• Has clinics all over Canada and stemming into the US.
    • NEDA- National Eating Disorder Association

courtesy of 90 Days to Spiritual Enlightenment

FDA Approved Pharmaceuticals

  • Qsymia - Qsymia contains a combination of phentermine and topiramate in an extended-release capsule. Phentermine is an appetite suppressant similar to an amphetamine. Topiramate is a seizure medication, also called an anticonvulsant.
  • Belviq - Belviq contains a chemical called lorcaserin which affects chemicals in the brain that deal with appetite regulation.
  • Wellbutrin- Wellbutrin is the most common form of SSRI used in eating disorder treatment because of it’s ability to curb apetities back to “normal” standards. It’s also used to give a boost of energy to help with depression, or level out certain types of generalized anxiety disorders that are coupled with eating disorders.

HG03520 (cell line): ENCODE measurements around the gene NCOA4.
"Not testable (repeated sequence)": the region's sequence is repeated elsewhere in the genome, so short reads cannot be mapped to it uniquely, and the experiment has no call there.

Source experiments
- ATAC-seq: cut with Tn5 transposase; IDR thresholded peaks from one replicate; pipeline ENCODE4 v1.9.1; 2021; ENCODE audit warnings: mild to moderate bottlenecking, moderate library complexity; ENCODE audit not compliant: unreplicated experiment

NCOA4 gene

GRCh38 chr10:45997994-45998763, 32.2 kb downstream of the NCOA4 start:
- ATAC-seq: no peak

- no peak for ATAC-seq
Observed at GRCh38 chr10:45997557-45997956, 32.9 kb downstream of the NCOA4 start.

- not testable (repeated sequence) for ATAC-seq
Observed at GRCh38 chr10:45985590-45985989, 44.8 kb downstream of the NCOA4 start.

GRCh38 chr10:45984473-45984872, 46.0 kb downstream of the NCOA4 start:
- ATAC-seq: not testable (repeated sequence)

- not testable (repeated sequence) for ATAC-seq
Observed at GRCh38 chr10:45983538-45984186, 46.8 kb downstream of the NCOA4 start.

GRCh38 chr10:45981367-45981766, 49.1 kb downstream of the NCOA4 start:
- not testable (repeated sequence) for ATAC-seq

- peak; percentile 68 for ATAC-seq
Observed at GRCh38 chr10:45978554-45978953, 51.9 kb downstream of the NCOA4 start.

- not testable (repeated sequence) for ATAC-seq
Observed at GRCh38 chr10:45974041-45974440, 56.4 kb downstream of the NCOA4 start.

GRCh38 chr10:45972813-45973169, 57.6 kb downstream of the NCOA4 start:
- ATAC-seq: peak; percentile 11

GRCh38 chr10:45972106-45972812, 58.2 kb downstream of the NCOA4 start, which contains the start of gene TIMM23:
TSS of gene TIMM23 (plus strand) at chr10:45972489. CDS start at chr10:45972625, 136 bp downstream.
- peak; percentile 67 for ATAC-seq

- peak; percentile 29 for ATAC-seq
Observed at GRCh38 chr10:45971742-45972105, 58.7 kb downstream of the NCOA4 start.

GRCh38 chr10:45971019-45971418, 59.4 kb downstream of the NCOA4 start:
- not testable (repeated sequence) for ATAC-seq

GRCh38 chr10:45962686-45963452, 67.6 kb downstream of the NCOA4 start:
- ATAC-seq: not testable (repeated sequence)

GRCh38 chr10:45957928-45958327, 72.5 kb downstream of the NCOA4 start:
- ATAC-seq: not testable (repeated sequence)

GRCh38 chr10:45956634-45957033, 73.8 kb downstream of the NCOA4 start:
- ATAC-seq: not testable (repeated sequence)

Self-Help Groups

  • Overeaters Anonymous
  • Food Addicts Anonymous
  • 12 step programs

 

 

 

  1. Sources

Ascher, M.S. Levounis P. (2015). The Behavioral Addictions. Arlington, V.A: American      Psychiatric Publishing.

http://www.foodaddictsanonymous.org/are-you-food-addict

http://www.foodaddictioninstitute.org/for-professionals/assess-treat-and-refer/

http://www.mayoclinic.org/diseases-conditions/anorexia/home/ovc-20179508

https://www.nationaleatingdisorders.org/binge-eating-disorder

https://www.nationaleatingdisorders.org/bulimia-nervosa


http://www.uconnruddcenter.org/resources/upload/docs/what/addiction/foodaddictionscale09.pdf